December 3, 2021

Access to HIV self-tests in Kenya

"The effect of providing women sustained access to HIV self-tests on male partner testing, couples testing, and HIV incidence in Kenya: a cluster-randomised trial" is a new paper by Harsha Thirumurthy, Elizabeth F. Bair, Perez Ochwal, Noora Marcus, Mary Putt, Suzanne Maman, Sue Napierala, and Kawango Agot.

The paper was published in The Lancet HIV and explores the effect of providing women sustained access to HIV self-tests. Dr. Thirumurthy spoke to Penn Today about four takeaways from the study.

From Penn Today:

The five-year project funded by the National Institutes of Health was a cluster-randomized trial conducted among 2,090 women who self-reported multiple sexual partners and lived in areas with high prevalence of transactional sex and HIV. It is the first study to evaluate whether access to free HIV self-tests for an extended period of time enables women to become more aware of their current and potential partners’ HIV status and to reduce their risk of acquiring HIV.

The researchers found that providing women with sustained access to HIV self-tests had no significant effect on HIV incidence, but that women who received self-tests were much more likely to learn their male partners’ HIV status and get tested as a couple. Women in the intervention group were also more likely to report that they declined sex or used a condom after a partner either tested HIV-positive or refused to test for HIV.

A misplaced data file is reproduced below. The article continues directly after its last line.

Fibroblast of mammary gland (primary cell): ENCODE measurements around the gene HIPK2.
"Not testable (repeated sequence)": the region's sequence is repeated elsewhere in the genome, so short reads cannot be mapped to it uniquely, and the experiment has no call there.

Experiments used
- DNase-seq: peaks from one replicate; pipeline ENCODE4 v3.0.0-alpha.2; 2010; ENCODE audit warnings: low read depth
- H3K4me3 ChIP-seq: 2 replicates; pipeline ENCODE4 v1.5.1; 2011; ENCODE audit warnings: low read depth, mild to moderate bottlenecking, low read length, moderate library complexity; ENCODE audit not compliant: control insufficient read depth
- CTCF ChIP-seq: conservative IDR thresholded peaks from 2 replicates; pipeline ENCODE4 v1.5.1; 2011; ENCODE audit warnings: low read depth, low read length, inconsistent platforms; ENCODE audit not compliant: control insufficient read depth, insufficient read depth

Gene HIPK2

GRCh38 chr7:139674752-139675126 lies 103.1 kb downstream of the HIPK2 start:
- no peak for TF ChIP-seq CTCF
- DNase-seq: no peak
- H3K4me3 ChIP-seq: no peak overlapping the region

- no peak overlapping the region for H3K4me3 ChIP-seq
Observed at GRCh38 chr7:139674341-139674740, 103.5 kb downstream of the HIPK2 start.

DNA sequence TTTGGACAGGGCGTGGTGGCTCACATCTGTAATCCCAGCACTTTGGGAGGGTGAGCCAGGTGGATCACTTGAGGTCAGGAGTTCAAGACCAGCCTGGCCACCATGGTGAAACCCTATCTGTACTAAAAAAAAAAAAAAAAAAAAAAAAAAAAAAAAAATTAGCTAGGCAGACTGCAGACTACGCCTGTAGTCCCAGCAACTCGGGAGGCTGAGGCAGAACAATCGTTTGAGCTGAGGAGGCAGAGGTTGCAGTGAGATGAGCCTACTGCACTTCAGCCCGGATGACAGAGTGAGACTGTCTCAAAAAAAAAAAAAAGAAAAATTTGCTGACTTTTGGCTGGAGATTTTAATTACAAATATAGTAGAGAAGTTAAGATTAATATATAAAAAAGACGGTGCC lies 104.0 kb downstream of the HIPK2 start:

Thirumurthy offers four takeaways from the study and HIV awareness generally:

1. Tapping into social networks and sexual networks can help to achieve public health objectives

In health care and public health, we’re often trying to affect behavior change in populations that are hard to reach or engage. What this study shows is that working through communities and people’s own social networks and sexual networks can yield much more success than trying directly to go to those individuals as a health care provider. 

The usefulness of this approach extends beyond HIV testing. At the beginning of the COVID pandemic we were trying to encourage people to test for COVID. For a variety of reasons, there are many who would be unlikely to visit a testing facility to get tested. But if you could send someone home with two or three COVID tests, that person may be able to distribute the COVID test to other people they know who might be at high risk. So that’s another example of how networks could be used to achieve public health objectives. 

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